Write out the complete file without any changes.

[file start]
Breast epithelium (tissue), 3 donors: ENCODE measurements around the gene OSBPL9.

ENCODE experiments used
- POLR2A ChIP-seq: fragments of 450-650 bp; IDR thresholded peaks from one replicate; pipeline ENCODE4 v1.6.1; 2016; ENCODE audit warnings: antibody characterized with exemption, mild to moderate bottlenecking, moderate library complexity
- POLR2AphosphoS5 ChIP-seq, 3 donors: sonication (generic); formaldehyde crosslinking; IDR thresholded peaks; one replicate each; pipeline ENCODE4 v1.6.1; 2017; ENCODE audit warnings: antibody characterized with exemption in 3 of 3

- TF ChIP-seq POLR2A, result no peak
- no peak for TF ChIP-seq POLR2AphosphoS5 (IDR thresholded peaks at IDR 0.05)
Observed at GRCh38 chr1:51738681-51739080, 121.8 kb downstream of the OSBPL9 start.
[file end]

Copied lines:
Breast epithelium (tissue), 3 donors: ENCODE measurements around the gene OSBPL9.

ENCODE experiments used
- POLR2A ChIP-seq: fragments of 450-650 bp; IDR thresholded peaks from one replicate; pipeline ENCODE4 v1.6.1; 2016; ENCODE audit warnings: antibody characterized with exemption, mild to moderate bottlenecking, moderate library complexity
- POLR2AphosphoS5 ChIP-seq, 3 donors: sonication (generic); formaldehyde crosslinking; IDR thresholded peaks; one replicate each; pipeline ENCODE4 v1.6.1; 2017; ENCODE audit warnings: antibody characterized with exemption in 3 of 3

- TF ChIP-seq POLR2A, result no peak
- no peak for TF ChIP-seq POLR2AphosphoS5 (IDR thresholded peaks at IDR 0.05)
Observed at GRCh38 chr1:51738681-51739080, 121.8 kb downstream of the OSBPL9 start.